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Hoffmann, R. A wiki for the life sciences where authorship matters. Nature Genetics (2008)

Causes of thrombophilia yet to be discovered: a personal view.

Prediction of genetic risk factors for venous thrombosis might best be left for only wise soothsayers. Nonetheless, based on the principle that hypercoagulability, either systemic or vascular-bed-specific, predisposes to thrombosis, we venture some speculations. Hyperactivity of platelets could be caused by elevated numbers of surface glycoproteins or defective signal transduction pathways. The reported efficacy of aspirin for prevention of venous thrombosis is consistent with the prediction that certain platelet defects may increase the risk of venous thrombosis. Hyperlipidaemia is associated with hypercoagulability, and lipoproteins exhibit procoagulant (e.g. triglyceride-rich particles and oxidized low-density lipoprotein) or anticoagulant (e.g. high-density-lipoprotein's cofactor activity for activated protein C/protein S) activities. This leads to the prediction that defects in lipids and/or lipoproteins may increase the risk for venous thrombosis. Interestingly, statins were recently reported to prevent the occurrence of venous thrombosis in the HERS (Heart and Estrogen/Progestin Replacement) trial. We also predict that new defects in the protein C pathway (e.g. defective endothelial protein C receptor or novel cofactors for activated protein C/protein S) will be discovered. Risk factors affecting the majority of patients will likely involve new single nucleotide polymorphisms (SNPs) like the factor V nt G1691A or prothrombin nt G20210A SNPs. The Human Genome Project will soon accelerate discovery of new SNPs that are risk factors for venous thrombosis.[1]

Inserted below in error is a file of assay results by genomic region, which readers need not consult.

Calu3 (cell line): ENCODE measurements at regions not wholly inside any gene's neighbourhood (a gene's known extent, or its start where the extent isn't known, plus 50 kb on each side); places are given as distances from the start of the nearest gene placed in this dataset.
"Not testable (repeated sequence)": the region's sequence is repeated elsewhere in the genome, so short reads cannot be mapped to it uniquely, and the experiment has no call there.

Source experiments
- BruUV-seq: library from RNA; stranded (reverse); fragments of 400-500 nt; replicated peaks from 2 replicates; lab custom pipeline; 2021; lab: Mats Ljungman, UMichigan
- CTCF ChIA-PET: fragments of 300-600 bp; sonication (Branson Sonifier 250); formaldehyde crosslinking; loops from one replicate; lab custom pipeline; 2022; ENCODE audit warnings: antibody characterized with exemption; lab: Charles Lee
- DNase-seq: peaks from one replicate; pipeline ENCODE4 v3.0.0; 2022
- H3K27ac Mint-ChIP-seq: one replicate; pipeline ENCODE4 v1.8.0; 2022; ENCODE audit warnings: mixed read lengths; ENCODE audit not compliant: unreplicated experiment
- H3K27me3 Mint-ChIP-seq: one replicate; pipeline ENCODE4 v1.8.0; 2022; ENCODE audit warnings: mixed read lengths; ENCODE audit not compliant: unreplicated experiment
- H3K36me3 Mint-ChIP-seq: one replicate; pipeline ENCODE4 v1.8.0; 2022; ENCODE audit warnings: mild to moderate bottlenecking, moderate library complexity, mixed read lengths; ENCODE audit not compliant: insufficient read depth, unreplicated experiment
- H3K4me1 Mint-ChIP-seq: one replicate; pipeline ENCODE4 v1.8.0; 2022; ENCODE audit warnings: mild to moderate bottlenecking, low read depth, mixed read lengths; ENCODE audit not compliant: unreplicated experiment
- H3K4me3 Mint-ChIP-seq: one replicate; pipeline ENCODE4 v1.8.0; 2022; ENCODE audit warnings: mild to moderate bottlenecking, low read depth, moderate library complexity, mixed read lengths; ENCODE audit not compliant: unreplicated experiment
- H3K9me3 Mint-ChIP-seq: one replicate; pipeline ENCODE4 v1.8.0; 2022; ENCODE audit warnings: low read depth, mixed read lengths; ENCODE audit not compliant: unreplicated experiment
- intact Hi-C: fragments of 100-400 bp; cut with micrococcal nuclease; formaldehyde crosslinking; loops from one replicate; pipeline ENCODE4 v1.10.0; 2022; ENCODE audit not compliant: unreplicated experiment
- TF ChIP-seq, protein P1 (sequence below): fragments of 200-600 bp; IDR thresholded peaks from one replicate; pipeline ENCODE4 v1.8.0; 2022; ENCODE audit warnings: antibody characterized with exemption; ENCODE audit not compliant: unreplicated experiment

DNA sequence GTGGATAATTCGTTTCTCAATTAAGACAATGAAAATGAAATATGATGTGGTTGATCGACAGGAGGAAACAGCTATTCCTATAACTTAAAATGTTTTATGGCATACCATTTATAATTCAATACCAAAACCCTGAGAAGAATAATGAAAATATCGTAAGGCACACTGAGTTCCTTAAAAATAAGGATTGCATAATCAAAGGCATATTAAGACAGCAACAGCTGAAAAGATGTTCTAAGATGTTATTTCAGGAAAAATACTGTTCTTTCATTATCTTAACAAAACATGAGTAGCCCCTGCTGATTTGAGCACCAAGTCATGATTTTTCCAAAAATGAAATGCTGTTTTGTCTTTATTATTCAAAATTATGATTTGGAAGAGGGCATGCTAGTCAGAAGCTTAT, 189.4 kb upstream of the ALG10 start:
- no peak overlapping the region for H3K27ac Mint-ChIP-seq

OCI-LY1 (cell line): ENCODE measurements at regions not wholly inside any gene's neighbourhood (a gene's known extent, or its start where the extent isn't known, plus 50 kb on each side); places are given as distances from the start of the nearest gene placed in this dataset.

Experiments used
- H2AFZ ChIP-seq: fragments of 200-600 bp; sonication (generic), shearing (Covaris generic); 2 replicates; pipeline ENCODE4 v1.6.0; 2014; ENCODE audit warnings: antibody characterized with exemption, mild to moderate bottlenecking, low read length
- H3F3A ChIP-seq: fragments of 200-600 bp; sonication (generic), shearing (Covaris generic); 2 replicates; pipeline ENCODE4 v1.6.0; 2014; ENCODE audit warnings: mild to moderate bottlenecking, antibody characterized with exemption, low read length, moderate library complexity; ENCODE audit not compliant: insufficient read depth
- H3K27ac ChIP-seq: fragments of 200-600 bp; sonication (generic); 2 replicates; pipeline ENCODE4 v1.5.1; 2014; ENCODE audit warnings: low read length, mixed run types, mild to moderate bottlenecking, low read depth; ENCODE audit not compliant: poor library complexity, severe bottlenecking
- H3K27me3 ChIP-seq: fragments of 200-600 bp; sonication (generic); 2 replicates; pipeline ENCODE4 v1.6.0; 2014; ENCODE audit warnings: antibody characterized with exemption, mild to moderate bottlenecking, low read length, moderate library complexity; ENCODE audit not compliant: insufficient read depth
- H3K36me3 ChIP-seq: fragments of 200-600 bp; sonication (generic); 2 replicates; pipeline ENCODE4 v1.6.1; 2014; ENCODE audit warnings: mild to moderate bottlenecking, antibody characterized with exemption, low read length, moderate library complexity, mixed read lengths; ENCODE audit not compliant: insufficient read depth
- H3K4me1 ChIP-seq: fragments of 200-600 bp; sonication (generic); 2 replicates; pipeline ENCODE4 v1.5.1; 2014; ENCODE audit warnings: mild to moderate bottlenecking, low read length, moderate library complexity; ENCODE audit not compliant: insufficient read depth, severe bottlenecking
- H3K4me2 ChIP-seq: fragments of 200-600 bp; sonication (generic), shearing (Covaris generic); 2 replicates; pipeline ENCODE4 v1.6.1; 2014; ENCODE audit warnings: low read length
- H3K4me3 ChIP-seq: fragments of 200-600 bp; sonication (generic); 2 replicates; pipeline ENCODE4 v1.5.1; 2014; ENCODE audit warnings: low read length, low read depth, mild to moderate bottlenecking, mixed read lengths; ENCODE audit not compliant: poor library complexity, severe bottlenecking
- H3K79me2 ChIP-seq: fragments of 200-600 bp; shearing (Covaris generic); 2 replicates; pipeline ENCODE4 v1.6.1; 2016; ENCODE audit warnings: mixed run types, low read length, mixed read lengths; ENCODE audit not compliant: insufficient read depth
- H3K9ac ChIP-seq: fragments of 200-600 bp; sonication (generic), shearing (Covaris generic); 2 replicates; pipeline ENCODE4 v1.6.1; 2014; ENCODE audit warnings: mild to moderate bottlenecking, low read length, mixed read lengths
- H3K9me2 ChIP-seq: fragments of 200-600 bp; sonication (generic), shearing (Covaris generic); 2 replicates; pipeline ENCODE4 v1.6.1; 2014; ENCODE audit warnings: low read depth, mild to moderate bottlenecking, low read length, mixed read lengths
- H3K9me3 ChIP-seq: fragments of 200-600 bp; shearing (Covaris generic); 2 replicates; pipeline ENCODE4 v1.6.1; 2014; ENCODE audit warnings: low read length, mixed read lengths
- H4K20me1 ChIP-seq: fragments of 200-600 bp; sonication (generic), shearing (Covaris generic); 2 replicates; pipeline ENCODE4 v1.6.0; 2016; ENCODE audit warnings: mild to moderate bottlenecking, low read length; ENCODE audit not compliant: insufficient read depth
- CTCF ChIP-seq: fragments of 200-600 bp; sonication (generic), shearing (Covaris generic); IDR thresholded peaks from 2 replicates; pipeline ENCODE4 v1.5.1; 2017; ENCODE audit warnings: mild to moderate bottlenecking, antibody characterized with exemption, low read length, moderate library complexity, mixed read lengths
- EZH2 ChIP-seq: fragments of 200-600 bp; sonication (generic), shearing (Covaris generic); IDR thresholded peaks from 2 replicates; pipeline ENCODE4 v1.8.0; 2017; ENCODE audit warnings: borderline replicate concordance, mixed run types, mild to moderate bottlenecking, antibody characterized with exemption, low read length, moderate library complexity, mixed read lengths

1. Causes of thrombophilia yet to be discovered: a personal view. Griffin, J.H., Deguchi, H., Fernandez, J.A. Haemostasis (2000) [Pubmed]
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